Agricultural Economics Department


Date of this Version



Cornhusker Economics, July 26, 2000,


Copyright 2000 University of Nebraska.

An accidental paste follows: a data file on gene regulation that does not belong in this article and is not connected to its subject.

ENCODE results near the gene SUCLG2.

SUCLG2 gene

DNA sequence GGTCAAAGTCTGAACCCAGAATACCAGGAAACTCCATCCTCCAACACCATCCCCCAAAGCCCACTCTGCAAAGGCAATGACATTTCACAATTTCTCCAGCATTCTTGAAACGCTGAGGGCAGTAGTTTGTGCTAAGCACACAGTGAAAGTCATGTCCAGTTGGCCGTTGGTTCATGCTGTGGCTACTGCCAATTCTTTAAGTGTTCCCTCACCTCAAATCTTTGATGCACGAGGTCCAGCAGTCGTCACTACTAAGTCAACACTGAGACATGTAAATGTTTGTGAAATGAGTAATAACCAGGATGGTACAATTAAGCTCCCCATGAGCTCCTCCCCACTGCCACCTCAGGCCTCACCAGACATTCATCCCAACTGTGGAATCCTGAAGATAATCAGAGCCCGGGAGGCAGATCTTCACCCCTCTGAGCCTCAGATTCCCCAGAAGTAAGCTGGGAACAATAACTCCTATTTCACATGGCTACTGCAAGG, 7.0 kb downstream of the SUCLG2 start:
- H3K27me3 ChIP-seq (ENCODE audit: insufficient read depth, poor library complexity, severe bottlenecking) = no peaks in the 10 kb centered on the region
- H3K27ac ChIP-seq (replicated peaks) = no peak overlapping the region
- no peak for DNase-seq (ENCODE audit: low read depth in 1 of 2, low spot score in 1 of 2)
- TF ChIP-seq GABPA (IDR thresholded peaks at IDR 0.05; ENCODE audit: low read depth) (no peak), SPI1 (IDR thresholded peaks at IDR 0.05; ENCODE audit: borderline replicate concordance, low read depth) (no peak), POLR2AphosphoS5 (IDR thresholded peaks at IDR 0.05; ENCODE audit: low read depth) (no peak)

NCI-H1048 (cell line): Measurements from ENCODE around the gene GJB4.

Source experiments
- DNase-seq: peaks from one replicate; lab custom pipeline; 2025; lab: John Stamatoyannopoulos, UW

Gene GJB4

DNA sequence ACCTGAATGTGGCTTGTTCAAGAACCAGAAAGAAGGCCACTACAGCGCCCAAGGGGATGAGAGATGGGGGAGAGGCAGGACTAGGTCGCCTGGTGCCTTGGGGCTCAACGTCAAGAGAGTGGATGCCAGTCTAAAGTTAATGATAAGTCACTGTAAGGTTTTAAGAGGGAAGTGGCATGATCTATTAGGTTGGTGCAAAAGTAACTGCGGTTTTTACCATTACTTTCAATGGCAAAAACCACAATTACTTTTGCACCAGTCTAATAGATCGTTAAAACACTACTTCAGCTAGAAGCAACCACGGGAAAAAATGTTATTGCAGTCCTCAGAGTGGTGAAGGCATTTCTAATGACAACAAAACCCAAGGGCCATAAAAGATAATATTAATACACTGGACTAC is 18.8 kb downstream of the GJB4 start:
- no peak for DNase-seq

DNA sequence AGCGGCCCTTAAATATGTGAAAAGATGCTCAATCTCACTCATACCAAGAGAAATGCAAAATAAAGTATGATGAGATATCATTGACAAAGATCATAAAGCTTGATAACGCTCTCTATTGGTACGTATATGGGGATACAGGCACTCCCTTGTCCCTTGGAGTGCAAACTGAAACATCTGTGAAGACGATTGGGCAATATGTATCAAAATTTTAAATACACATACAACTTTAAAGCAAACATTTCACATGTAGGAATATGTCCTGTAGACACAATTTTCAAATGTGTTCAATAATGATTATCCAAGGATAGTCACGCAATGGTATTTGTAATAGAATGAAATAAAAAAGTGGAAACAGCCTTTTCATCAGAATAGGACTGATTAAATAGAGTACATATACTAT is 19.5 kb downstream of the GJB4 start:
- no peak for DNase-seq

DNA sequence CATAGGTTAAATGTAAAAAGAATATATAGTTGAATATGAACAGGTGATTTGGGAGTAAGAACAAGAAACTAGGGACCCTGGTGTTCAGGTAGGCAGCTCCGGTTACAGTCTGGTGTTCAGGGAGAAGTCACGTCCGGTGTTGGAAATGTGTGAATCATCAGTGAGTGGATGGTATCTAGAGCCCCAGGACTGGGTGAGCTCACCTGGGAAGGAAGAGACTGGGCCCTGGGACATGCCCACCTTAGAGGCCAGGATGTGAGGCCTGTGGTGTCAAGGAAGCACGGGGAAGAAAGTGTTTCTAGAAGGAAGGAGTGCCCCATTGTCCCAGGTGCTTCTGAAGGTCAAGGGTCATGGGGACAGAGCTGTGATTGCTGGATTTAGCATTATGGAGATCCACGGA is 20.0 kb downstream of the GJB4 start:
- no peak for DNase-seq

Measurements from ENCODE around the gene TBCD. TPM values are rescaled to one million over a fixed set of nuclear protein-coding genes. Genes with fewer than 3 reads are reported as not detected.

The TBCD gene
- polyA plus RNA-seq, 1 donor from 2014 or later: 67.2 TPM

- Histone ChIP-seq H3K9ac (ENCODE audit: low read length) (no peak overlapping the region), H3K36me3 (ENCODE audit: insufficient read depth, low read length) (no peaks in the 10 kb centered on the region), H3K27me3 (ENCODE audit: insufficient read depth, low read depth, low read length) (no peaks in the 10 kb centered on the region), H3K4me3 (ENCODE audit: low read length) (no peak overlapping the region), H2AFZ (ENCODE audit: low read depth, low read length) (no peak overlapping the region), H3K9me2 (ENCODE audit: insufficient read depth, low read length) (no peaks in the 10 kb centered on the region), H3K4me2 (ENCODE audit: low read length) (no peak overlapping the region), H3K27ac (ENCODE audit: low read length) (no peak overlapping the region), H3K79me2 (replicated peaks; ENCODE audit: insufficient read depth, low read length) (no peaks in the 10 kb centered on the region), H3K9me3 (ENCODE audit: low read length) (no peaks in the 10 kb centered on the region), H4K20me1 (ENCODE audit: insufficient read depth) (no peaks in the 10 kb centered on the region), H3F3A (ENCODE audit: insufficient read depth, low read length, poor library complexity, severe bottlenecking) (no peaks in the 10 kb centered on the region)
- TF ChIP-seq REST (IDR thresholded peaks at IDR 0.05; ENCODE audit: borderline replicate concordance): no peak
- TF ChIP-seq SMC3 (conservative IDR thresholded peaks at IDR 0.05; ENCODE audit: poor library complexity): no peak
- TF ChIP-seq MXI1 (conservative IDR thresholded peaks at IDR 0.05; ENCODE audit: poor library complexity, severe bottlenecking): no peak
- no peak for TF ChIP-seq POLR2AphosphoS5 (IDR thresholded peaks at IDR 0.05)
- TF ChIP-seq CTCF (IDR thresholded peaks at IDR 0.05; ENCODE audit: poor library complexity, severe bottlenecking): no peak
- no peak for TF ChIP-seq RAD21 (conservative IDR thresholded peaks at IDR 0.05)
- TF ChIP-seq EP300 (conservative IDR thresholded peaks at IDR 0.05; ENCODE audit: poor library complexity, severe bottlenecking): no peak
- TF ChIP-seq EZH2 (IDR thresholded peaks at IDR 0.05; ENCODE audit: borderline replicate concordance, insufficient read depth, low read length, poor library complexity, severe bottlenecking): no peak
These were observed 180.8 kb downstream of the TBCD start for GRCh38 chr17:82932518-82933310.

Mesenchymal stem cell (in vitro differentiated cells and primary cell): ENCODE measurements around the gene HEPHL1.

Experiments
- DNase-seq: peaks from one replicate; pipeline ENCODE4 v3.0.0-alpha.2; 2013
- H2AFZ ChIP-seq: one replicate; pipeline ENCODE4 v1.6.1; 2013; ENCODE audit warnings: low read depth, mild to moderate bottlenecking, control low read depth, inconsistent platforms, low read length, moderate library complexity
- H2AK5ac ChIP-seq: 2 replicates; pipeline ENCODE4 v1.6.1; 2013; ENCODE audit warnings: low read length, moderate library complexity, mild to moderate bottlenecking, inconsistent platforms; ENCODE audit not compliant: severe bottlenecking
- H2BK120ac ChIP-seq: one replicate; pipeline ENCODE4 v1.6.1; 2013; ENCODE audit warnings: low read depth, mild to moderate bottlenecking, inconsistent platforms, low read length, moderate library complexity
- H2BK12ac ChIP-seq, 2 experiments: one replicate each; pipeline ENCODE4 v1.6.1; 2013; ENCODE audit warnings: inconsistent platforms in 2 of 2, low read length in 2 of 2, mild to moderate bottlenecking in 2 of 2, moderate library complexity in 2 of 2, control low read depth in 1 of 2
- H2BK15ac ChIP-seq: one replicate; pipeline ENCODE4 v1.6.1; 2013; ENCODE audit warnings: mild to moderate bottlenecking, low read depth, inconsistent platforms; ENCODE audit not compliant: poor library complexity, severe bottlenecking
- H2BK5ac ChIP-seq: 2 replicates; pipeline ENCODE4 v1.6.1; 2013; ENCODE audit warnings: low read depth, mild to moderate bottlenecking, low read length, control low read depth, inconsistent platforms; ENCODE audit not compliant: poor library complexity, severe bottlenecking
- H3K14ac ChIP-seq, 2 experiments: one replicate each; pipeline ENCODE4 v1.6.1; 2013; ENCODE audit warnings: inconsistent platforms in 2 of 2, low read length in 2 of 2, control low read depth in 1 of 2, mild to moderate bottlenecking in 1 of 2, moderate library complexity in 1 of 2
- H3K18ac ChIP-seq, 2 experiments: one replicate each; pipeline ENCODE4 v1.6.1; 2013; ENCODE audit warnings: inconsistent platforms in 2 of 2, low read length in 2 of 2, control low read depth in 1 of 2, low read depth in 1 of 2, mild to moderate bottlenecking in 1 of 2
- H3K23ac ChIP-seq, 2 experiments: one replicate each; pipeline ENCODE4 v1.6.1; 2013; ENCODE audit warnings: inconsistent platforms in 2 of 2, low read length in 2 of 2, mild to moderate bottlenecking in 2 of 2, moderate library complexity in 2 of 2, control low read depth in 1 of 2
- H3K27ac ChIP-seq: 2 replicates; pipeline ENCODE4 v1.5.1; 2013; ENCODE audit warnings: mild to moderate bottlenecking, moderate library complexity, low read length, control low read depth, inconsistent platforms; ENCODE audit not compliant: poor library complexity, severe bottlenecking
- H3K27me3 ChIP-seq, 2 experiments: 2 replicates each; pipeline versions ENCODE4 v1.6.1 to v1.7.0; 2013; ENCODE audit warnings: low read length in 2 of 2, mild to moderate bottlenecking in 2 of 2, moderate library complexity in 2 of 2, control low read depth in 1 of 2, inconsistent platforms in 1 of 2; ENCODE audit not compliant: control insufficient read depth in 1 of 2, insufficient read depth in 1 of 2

About a year ago a French farmer proclaimed, while he checked himself into jail for his part in vandalizing a new McDonald’s restaurant, “My struggle remains the same . . . the battle against globalization, and for the right of people to feed themselves as they choose'' (New York Times, August 29, 1999). Such protests reflect even more fundamental underlying concerns for food produced in ways not always meeting higher level needs, e.g., not satisfying the cultural needs for the French, a country in which the event of a meal is often just as important as the food itself. The concept of “fast food” does not fit well. In addition, again Europe, we see rejection of the genetically modified organisms being introduced into the food supply. We also experienced first hand, through our home television sets the protests against the International Monetary Fund and World Trade Organization in the Seattle riots. These organizations are seen by some as threats to local choice. We also seem to be experiencing, at more fundamental levels, perhaps excessive industrial concentration; decline in rural communities; and oft times polluted environments. No wonder, then, that we sometimes see a sense of gloom in the food system and especially among farm/ranch youth and students who might otherwise pursue food system careers.